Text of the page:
I have repeatedly pointed out that there are other patterns in which actions have been taken, and then stopped by injunction. THis all started with a question  you never answered over whether any abortion clinic case was an injuntion entered before protesters had actually interfered with a woman approaching the building.    And again,  the actions for which an injunction can be entered, can't be purely speculative.  Even in a family violence tro, jargon may differ where you are, some showing has to be made of a threat to get the order.   Here they may be entered ex parte and a fairly small showing, but there has to be something.

                            I believe that the dissenting judge, who found the majority's reliance on acts by others,  no current threat, too tenuous to meet the standards for the injunction.

                            I kept my comments to the fact pattern, I have no desire to try to prove my credentials to someone who can't admit the obvious, that all injunctions do not occur before any acts are taken.  Or based on lack of a credible or plausible threat.  It is hard to get an injunction against someone who never threatened you, never punched you, never raped you, because some other person once did those things to you.

                            And I find the ease with which protest may be chilled through the use of speculative fact patterns to claim a threat, bootstrapping as it were to add more words to nit pik over, a problem and still continue to find the well reasoned, well supported dissent to have the better of the legal argument.

                  •  or even those guilty of it (2+ / 0-)
                    Recommended by:
                    jfromga, Words In Action

                    if the corp thinks it might happen, you're good with it

                    Growth for the sake of growth is the ideology of the cancer cell. --Edward Abbey

                    by greenbastard on Tue Jun 18, 2013 at 10:51:03 AM PDT

                    [ Parent ]

              •  You aren't thinking like a lawyer. Just claim (2+ / 0-)
                Recommended by:
                3goldens, Words In Action

                that it is an illegal protest because it violates the order and that it violates the order because it is illegal.  In other words, a circular argument.

                And again, since any protest will cause a delay (even a 30 second delay due to slowed traffic is still a delay) that means all protests are illegal, PERIOD.

                You have watched Faux News, now lose 2d10 SAN.

                by Throw The Bums Out on Tue Jun 18, 2013 at 10:35:14 AM PDT

                [ Parent ]

                •  All protests are not illegal... (2+ / 0-)
                  Recommended by:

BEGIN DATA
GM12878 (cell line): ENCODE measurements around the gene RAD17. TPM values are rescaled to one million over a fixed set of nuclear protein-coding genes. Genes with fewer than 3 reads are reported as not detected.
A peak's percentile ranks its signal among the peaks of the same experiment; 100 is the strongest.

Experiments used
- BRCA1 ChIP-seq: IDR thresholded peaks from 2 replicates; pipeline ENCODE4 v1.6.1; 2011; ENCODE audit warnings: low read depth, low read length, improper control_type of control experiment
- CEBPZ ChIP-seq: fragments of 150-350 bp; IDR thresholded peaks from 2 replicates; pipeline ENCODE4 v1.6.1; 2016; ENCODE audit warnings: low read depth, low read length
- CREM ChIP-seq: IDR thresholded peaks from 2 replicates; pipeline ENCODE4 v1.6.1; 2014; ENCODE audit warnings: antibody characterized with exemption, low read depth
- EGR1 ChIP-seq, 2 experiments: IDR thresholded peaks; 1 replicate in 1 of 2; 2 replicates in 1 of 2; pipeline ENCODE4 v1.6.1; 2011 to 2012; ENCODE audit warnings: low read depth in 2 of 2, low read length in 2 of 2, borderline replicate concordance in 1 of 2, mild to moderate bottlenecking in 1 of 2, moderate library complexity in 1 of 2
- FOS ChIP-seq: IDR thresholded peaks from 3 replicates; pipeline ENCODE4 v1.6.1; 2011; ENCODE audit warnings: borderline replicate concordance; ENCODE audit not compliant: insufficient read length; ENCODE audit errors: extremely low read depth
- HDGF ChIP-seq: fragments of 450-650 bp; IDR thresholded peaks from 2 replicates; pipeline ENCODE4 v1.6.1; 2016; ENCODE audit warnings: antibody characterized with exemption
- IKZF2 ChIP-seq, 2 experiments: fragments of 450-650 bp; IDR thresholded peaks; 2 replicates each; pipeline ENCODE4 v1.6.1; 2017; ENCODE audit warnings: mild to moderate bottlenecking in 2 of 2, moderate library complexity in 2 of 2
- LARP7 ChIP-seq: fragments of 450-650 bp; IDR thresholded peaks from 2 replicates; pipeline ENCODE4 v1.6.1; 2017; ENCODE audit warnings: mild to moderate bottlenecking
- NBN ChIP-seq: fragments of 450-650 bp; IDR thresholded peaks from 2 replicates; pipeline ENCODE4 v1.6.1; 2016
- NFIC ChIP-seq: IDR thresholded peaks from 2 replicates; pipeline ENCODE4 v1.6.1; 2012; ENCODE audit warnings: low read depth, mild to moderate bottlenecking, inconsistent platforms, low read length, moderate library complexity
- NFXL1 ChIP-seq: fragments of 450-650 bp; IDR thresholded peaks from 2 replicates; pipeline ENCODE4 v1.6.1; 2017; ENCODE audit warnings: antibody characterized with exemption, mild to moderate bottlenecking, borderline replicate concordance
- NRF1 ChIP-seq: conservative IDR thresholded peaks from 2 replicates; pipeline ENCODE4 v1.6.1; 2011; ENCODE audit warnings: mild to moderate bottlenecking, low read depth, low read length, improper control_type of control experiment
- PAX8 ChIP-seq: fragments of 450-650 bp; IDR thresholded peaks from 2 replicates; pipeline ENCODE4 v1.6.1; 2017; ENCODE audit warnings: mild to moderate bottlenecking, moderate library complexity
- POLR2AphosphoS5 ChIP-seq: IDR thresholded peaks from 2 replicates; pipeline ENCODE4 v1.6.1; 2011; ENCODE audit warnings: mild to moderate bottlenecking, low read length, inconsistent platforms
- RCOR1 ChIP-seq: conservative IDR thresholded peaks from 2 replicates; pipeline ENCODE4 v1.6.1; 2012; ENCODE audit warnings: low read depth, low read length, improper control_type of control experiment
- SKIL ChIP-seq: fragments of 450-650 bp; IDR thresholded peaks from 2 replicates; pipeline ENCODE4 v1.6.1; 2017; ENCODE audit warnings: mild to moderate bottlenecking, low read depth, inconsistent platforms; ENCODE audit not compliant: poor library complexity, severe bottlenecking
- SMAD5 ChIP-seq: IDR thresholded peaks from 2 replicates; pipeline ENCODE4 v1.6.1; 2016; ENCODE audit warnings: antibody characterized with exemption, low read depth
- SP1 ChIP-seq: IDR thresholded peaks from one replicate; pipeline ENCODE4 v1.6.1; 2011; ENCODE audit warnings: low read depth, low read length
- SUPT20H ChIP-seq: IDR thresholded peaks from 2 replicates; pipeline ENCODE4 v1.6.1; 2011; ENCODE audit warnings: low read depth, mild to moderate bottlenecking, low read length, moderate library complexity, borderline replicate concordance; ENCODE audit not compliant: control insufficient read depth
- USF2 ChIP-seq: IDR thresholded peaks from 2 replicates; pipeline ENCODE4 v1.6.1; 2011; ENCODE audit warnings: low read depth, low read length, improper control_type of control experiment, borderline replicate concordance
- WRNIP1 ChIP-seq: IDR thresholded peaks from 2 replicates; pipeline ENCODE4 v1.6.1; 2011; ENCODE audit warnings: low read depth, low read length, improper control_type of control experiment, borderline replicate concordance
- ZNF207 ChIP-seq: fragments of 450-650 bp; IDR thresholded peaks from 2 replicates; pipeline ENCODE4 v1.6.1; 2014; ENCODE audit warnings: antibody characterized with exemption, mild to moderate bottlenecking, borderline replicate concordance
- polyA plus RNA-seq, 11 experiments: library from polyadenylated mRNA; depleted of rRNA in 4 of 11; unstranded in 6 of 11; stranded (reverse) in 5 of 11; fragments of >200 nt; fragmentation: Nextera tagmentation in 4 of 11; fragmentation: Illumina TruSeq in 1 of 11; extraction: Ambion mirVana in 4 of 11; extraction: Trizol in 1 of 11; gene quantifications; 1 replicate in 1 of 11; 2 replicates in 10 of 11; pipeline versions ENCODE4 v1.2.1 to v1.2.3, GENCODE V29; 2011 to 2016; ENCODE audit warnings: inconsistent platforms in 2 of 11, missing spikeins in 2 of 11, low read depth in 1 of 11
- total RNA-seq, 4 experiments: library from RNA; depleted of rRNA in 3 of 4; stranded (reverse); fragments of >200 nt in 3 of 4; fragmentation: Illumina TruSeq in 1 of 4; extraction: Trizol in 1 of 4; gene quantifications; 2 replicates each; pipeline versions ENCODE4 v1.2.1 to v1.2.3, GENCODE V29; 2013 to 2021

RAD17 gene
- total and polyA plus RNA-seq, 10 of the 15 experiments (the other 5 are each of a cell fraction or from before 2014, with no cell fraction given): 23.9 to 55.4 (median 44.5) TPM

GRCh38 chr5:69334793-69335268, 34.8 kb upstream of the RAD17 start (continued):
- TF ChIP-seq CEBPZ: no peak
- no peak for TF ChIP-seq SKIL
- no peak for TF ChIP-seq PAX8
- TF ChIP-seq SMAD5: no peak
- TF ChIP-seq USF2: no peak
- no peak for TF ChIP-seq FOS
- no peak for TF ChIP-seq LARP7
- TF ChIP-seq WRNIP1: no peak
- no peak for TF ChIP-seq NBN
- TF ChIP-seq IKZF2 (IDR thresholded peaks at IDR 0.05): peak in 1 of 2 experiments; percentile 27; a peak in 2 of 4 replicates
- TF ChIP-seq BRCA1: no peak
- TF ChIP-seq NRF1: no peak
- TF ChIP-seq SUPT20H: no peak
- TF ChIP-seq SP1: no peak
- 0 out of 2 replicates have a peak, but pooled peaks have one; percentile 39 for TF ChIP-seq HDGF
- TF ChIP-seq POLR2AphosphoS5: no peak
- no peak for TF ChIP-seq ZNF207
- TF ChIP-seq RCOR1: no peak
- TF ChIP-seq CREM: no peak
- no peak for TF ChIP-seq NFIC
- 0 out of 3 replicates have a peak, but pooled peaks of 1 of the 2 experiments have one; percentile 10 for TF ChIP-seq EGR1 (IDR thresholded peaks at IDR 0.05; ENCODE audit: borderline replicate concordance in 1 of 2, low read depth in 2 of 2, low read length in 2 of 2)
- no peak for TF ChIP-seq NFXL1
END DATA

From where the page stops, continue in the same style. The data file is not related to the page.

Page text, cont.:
misslegalbeagle, CalGal47

                  GP USA and its lawyers damn-well know what "illegal" and "tortious" mean, even if folks responding to this diary don't, or pretend that they don't.

                  There's nothing circular here.  It's this simple: Shell convinced a judge that, based on GP USA's past actions, more likely than not GP USA would interfere with its drilling operation in such a way that the interference could not be remedied at law.  GP has about zero right to engage in criminal conduct and there was no good argument that they would be engaged protected First Amendment activity in the time and place where Shell would be conducting its drilling.  Balancing out the harm to Shell – significant safety concerns and economic losses -- against the harm to GP (what right do you have to break the law?), the Court enjoined GP in very narrow terms from interfering with their business.  The 9th Circuit found that this reasoning was within the discretion of the trial judge.  To a lawyer, this is all pretty obvious.  There's nothing interesting or controversial here.  The law on this stuff is very, very well-settled.

                  We're supposed to be a reality-based community, folks.  Part of that means that what's good for the direct action right-to-life goose is also good for the environmental activist gander.

                  "There is nothing impossible to him who will try." -Alexander the Great

                  by The Octopus on Tue Jun 18, 2013 at 11:20:28 AM PDT

                  [ Parent ]

                  •  We both know that a good lawyer can make "yes" (0+ / 0-)

                    mean "no".  Remember the whole "it depends on what your definition of "is" is" thing?

                    And can you seriously claim that a protest, any protest, will not slow down traffic even a little bit due to drivers slowing down to take a closer look at some of the signs?  And if an essential crew member is delayed by even 30 seconds to a minute would that not "interfere with the operation, movement or progress of [specified] vessels" by delaying the departure by a few minutes?  Or if you want to be really creative, claim that the protesters driving to the protest might have altered the weather patterns (you know, the so called "butterfly effect") enough to force the ship to change course to avoid a storm.

                    You have watched Faux News, now lose 2d10 SAN.

                    by Throw The Bums Out on Tue Jun 18, 2013 at 04:27:27 PM PDT

                    [ Parent ]

    •  You're missing the issue, what the corporation (4+ / 0-)

      accuses Greenpeace of is that others have trespassed, and so Greenpeace might do the same, so they should be held in certain free speech like zones.

      Read the whole thing.

      So they are losing their rights due to the actions of others? That's what you think is OK?

      Greenpeace is the boarding vessels types. They are the stand nearby and protest type.

      Growth for the sake of growth is the ideology of the cancer cell. --Edward Abbey

      by greenbastard on Tue Jun 18, 2013 at 09:13:02 AM PDT

      [ Parent ]

    •  read the dissent (2+ / 0-)
      Recommended by:
      Words In Action, burlydee

      which was better on the facts and the law.

    •  Stop letting reality interfere with the (3+ / 0-)
      Recommended by:
      johnny wurster, The Octopus, a2nite

      moral outrage!!!!